97 views

Halting Problem and Turing Degree and Reduction? [closed]

This is a Local Olympiad question on computation and computer science on 2013. How can explain it and says some hint for understanding such an example question. for $ A \subseteq \mathbb{N}$ we ...
1
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2answers
71 views

About being able to sample a permutation of a finite set uniformly at random [closed]

I was looking at this question. So if I understand the above discussion right then it concludes that if say one had access to an oracle which can uniformly at random sample from a finite set then ...
0
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1answer
75 views

Does Church's Thesis include artificial intelligence?

By Church's Thesis it is impossible to design an algorithm to decide halting problem. I would like to know the word algorithm in this context includes artificial intelligence or not? I mean is it ...
0
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0answers
37 views

Turing's solution to the Entscheidungsproblem [duplicate]

Based on what I have read so far, to me it sounds like Alan Turing's solution the Entscheidungsproblem means that there is no algorithmic solution to tell whether a given algorithm with input will ...
1
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1answer
200 views

Why can't we solve the Halting Problem by using Artificial Intelligence? [duplicate]

Yesterday I was reading about Computability and they mention the Halting Problem. It got stuck in mind all day until I remember that some weeks ago, when learning Java, the IDE (Netbeans) show me a ...
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0answers
113 views

Is the language of Turing Machines that halt on every input recognizable?

I am trying to reduce the complement of the HALTING problem (WLOG, the complement of the HALTING problem is the language of TMs that loop on some string w)to this language in order to show that it is ...
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3answers
1k views

Does the proof of undecidability of the Halting Problem cheat by reversing results?

I have trouble understanding Turing's halting problem. His proof assumes that there exists a magical machine $H$ which could determine whether a computer would halt or loop forever for a given input. ...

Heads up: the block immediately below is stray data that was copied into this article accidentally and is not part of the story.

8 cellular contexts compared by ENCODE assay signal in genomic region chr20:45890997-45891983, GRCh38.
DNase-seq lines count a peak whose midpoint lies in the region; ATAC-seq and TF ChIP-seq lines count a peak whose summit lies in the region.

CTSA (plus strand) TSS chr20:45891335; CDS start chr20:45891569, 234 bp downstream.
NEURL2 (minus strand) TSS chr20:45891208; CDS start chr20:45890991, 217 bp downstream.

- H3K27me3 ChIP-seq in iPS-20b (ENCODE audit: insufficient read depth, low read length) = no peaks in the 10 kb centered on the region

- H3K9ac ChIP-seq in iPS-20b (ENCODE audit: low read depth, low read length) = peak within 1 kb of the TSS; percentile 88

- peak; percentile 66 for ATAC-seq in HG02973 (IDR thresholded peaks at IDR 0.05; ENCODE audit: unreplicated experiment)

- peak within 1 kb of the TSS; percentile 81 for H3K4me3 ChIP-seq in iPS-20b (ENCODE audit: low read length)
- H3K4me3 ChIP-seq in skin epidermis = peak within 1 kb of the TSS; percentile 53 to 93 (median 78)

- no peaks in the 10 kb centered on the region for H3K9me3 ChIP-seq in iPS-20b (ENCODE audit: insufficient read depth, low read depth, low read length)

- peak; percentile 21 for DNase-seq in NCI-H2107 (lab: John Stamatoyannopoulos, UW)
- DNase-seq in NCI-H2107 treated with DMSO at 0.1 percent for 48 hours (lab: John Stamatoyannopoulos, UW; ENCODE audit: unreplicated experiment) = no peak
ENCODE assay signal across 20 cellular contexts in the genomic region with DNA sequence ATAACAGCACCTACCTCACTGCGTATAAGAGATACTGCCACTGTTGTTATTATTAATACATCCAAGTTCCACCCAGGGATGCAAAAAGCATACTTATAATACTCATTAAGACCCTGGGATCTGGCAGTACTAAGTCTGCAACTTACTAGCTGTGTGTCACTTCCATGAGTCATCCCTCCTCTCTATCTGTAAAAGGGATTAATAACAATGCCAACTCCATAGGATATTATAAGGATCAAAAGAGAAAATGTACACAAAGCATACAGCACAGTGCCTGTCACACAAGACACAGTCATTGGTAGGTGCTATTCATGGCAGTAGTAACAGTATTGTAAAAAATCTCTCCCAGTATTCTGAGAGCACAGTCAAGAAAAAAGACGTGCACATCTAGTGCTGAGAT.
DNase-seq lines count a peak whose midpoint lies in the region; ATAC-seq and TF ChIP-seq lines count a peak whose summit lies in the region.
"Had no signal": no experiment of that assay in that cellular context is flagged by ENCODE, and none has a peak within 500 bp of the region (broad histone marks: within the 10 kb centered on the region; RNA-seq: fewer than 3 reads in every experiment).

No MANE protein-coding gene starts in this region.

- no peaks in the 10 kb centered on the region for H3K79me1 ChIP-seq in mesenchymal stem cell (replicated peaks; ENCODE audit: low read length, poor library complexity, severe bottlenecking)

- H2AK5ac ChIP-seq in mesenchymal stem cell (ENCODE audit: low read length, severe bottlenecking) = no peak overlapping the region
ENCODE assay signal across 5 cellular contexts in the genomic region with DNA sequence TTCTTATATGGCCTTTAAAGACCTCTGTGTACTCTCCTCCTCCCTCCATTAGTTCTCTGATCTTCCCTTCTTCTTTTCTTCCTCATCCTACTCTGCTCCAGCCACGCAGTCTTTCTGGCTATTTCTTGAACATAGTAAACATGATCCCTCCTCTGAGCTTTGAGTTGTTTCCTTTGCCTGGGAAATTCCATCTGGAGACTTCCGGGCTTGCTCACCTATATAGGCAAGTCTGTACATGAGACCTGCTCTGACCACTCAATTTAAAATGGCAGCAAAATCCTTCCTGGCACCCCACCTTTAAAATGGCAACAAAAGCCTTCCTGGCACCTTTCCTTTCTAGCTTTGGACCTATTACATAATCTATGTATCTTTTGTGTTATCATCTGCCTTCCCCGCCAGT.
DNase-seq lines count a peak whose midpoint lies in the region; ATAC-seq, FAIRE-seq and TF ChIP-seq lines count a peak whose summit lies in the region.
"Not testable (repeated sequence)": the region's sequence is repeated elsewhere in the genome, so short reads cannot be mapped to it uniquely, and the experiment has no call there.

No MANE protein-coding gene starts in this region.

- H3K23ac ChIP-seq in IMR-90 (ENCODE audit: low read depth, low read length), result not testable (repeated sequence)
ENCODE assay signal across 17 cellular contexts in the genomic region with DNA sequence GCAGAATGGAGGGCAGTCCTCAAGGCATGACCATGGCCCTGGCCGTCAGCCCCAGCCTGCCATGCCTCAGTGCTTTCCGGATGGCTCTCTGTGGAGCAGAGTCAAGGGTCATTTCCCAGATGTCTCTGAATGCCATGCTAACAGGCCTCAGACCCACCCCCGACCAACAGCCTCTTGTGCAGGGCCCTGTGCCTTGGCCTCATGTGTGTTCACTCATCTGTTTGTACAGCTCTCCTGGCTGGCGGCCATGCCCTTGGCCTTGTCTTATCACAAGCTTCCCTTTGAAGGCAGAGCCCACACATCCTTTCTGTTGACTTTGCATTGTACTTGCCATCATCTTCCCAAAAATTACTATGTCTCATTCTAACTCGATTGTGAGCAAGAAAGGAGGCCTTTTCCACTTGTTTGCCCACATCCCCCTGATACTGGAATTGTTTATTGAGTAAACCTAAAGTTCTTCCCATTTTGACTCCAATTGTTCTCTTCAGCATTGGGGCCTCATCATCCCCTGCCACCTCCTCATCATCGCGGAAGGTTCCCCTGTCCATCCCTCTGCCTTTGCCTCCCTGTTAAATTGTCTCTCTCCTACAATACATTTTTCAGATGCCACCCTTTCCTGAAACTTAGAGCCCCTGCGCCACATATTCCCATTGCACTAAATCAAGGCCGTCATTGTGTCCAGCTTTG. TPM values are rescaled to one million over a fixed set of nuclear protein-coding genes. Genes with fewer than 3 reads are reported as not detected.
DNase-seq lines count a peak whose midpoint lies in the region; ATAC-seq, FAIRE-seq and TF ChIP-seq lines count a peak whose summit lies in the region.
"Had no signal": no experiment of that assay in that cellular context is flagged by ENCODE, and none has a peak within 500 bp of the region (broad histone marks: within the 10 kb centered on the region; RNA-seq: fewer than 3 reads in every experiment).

0
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1answer
51 views

Why Halting problem is Recursively Enumerable?

If we take this definition as R.E. set definition (Computability, Complexity and Languages book written by Davis in page 79) $Definition.$The set $B\subseteq N$ ...
1
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1answer
56 views

Is Universality Theorem applicable to Halting problem? [closed]

This is Universality theorem In the Computability, Complexity and Languages book written by Davis in page 70: If $\phi^{(n)}(x_1,...,x_n,y) = ...
3
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1answer
221 views

What is the exact meaning of a Predicate, decidability and computability?

In the Computability, Complexity and Languages book written by Davis in page 5 he defines a predicate as: By a predicate or a Boolean-valued function on a set ...
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1answer
97 views

A proof that P != NP [closed]

I came up with the following. Am I doing something wrong? Suppose $P=NP$. Let $A$ be an NP hard problem. Let $A'$ be the polynomial reduction of $A$. By the assumtions, the Halting problem holts for ...
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2answers
1k views

Are there programs that never halt and have no non-termination proof?

Like black holes in computer science. We can only know they exist but when we have one of them we will never know it's one of them.
1
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1answer
65 views

Proving a function is uncomputable [duplicate]

I am trying to solve the following problem: For each Turing machine $M_k$ and each string $x$ in $\{$0,1$\}$$^\ast$ let $time_k(x)$ = $\{$the number of steps executed by $M_k(x)$ if ...
5
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1answer